Effect of Mixture Concentration Inhomogeneity on Detonation Properties in Pressure Gain Combustion Email Page
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Performer: Pennsylvania State University
Detonation channel side view.
Detonation channel side view.
Website: Pennsylvania State University
Award Number: FE0025525
Project Duration: 10/01/2015 – 09/30/2018
Total Award Value: $450,000
DOE Share: $360,000
Performer Share: $90,000
Technology Area: Advanced Turbines
Key Technology: Pressure Gain Combustion
Location: University Park, Pennsylvania

Project Description

The Pennsylvania State University (PSU) will investigate the effect of mixture concentration inhomogeneity on detonation propagation. The goal is to gain fundamental understanding of the relationship between mixture inhomogeneity and detonation properties to improve the design of pressure gain combustion systems with a focus on flow configurations found in rotary detonation engines. In most rotary detonation engine designs, fuel and oxidizer are separately injected into the main combustion chamber, leading to spatial variations in fuel and oxidizer concentration (mixture inhomogeneity) prior to the onset of detonation. Rotary detonation engines are particularly prone to concentration variations due to short mixing times and variations in fuel and oxidizer flow rates due to backpressure from the continuously traveling detonation wave. The interaction between the detonation wave and these variations in concentration can lead to reductions in the detonation wave velocity, local increases in pressure fluctuations, and changes in the failure limits of successfully propagating waves.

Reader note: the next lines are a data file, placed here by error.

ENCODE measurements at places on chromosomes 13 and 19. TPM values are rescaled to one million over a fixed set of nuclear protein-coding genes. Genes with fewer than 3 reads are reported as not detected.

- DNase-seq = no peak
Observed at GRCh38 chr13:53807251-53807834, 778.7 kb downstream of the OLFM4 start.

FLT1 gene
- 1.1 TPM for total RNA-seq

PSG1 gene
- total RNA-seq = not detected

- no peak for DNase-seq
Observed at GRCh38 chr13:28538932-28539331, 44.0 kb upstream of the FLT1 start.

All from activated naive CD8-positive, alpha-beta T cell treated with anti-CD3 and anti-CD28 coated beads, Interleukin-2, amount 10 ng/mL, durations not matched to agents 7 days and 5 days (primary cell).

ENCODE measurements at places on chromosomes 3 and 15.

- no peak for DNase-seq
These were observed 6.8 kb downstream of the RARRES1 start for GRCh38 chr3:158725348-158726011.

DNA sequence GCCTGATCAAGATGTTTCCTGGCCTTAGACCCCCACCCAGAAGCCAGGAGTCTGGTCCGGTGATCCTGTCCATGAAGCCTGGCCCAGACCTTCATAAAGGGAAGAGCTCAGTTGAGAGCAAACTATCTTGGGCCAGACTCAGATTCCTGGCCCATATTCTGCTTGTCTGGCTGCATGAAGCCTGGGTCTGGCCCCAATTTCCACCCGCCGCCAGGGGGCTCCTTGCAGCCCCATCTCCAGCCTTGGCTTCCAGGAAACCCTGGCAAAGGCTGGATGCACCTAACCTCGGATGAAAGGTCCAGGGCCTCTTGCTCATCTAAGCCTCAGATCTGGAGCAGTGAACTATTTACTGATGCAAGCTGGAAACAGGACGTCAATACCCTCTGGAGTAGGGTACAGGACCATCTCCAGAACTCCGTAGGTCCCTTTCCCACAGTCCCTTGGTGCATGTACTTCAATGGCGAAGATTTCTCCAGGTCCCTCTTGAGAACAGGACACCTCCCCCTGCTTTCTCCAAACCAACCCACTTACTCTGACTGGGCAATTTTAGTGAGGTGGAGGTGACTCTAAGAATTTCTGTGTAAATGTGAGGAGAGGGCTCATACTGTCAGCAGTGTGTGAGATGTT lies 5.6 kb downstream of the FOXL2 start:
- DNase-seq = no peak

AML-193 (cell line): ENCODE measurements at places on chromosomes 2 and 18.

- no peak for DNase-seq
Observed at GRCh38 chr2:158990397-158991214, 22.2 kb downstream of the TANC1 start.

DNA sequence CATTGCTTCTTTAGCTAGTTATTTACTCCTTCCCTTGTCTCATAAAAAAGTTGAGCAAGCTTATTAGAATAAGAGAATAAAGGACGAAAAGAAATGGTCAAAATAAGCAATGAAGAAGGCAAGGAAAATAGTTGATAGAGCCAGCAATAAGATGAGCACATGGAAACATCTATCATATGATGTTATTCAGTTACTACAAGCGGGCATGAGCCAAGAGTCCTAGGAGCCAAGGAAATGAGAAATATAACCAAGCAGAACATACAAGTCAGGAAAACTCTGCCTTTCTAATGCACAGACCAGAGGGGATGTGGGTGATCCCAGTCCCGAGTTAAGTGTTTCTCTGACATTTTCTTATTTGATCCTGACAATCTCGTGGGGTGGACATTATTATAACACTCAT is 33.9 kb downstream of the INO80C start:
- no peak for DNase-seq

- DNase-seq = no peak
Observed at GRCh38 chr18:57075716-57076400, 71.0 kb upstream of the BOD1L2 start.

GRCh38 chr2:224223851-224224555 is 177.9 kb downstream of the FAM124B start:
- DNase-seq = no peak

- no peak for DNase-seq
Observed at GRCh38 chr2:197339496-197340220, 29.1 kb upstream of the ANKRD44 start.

Project Benefits

The impact of this research will be to provide experimental data necessary in order to improve modeling tools to predict the performance of pressure gain combustors, attain further basic understanding of detonation-inhomogeneity interaction, and aid in improving combustor performance. Beyond pressure gain combustor applications, this research will improve understanding of general safety concerns in situations where detonation propagation through inhomogeneous mixtures is possible (e.g., rupture of a gas line).

Contact Information

Federal Project Manager Robin Ames: robin.ames@netl.doe.gov
Technology Manager Richard Dennis: richard.dennis@netl.doe.gov
Principal Investigator Domenic A. Santavicca: das8@psu.edu


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